Libensky and  Brychtova were invited to attend the 1995 Taiwan International Glass Art  Exhibition.  Upon leaving the airport,  Libensky and Brychtova went directly to the exhibition, shed their shoes, and  clad only in white socks went to aid in the setup and installation.  Brychtova with her towering presence, long  silver hair, and casual demeanor showed us to understand how passionate the artist is.

1995年琉璃工房邀請Stanislav Libensky 和Jaroslava Brychtova 兩位藝術家來台參展交流

I meet them every two year.  Jaroslava seems much younger than  her 73 years.  With a straight back and  commanding voice, her eyes sparkle with life.

“I would like  to talk to you….”

Exuding warmth and sincerity, we stopped and shared a  conversation.  She talks to me like a  peer, like us on the same  level.  She told me that I had touched into the deep meaning and soul  of glass. I was only two when she and Libensky began their collaboration in glass art.

In front of this lady, who has spent her entire life working  with glass, I reminded myself to be humbled.

Her compliment me represents her open-minded attitude. I think.

As a guest in their home, sipping on their sweet wine  mulled from wild flowers, I felt deliciously intoxicated.  The small space I sat in was spotted with  aboriginal art collected from their travels around the world.  Little figures of people and horses, it seems like standing around in preparation for  flight.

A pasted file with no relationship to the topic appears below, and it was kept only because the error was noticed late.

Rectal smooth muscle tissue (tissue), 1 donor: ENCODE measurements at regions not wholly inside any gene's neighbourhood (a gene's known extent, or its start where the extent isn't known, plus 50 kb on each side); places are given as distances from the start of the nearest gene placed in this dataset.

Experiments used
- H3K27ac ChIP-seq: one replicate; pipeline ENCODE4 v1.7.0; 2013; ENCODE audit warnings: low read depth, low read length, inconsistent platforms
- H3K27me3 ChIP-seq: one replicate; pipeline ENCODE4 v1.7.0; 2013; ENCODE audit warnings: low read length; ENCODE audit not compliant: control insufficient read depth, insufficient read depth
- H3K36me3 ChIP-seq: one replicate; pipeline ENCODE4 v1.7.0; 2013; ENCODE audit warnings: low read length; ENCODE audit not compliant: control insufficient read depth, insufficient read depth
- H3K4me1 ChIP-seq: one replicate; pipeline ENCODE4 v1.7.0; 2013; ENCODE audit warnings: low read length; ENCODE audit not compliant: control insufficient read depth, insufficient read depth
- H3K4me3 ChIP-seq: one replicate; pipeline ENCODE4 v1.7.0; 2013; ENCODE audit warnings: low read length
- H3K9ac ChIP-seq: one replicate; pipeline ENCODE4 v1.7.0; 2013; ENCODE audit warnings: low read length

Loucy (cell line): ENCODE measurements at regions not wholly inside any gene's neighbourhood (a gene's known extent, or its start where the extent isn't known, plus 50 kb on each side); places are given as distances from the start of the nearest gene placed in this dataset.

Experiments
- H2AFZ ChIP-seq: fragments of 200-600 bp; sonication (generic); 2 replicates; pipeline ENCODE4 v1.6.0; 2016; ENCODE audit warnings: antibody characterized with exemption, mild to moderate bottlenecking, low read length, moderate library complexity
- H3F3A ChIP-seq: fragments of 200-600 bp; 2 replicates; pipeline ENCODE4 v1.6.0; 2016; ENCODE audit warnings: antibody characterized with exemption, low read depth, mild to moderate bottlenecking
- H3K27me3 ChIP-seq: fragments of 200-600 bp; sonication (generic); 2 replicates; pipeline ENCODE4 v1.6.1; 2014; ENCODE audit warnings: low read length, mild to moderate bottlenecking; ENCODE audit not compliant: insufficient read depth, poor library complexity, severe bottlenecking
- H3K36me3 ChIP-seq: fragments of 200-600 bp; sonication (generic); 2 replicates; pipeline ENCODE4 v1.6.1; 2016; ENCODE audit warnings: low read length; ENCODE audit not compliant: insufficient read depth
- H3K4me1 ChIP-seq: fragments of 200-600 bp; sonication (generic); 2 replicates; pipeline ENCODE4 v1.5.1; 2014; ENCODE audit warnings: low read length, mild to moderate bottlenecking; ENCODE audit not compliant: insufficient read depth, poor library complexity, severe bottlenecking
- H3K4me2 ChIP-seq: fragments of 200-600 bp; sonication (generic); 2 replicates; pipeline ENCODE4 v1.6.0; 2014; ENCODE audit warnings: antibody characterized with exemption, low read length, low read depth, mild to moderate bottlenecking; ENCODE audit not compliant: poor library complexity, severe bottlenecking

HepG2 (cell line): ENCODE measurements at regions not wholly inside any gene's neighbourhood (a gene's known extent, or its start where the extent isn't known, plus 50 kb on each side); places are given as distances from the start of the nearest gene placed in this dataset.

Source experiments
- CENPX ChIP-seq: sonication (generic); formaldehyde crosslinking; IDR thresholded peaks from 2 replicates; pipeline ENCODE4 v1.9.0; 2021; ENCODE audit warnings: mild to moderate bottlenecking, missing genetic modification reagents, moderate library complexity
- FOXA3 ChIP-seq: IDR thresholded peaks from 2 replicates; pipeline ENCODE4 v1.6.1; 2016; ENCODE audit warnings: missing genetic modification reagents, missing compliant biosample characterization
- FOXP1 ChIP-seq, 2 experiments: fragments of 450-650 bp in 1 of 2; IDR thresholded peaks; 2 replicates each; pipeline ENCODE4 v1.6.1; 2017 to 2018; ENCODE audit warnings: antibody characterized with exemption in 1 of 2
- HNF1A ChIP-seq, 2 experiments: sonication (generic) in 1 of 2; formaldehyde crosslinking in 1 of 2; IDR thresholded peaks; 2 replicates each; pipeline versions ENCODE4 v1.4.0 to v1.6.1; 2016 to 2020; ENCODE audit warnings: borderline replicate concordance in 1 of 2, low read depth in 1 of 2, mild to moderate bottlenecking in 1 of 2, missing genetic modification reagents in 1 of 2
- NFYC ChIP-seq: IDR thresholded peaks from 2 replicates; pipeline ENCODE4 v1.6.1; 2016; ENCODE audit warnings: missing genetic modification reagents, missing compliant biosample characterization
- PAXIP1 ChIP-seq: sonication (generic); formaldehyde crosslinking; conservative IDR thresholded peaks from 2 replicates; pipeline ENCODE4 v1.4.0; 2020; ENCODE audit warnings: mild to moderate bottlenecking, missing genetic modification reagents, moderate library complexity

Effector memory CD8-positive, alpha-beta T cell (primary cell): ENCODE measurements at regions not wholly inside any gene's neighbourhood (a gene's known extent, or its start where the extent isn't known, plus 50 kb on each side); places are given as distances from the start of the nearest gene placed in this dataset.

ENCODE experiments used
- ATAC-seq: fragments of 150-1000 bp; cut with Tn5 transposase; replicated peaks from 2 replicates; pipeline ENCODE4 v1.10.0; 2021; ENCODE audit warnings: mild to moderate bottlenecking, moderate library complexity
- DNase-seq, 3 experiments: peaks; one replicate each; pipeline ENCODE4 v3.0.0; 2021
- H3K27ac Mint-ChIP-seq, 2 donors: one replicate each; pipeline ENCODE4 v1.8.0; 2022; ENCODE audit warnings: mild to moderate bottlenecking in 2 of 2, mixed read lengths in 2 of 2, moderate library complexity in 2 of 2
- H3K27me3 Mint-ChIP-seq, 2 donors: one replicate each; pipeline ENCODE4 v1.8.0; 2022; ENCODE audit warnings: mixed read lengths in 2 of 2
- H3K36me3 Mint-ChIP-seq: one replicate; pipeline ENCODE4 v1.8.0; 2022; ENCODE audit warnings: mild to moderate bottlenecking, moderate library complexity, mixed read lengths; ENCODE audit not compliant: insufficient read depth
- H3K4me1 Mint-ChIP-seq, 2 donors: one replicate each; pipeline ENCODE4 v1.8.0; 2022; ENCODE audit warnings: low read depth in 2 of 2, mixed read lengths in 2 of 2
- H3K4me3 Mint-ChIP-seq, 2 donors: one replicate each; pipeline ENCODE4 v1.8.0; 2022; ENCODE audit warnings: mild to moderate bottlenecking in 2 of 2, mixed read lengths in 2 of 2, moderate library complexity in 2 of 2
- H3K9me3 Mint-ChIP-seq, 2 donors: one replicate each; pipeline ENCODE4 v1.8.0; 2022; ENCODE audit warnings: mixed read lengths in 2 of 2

The couple prepared snacks to serve their guests on a silver platter as big as a table.  Those snacks are piled on top and are enough to treat more than forty to fifty people.  It is their humanistic generosity  and sincerity, so that it translates into their art.

The couple’s  artistic intentions are shown apparently through their art.  Their work transcends the clay form to create  a brand new world in its place.

Playing with  scale by going big, their new piece entitled “Green Eye of the Pyramid” stands 1.85m tall and 2.85m wide.

This Liuli  creation is a dramatic departure from the traditional Liuli accessory, straying  into the territory of sculptural art.

Libensky  muses, “By introducing Liuli to architecture,we can create a new role through the illumination of light.”

The glass  masters’ work can be seen throughout Prague.  In the windows of an old cathedral, the grand  hall of a hotel, even the facade of Prague’s  National Theater has been touched by the couple.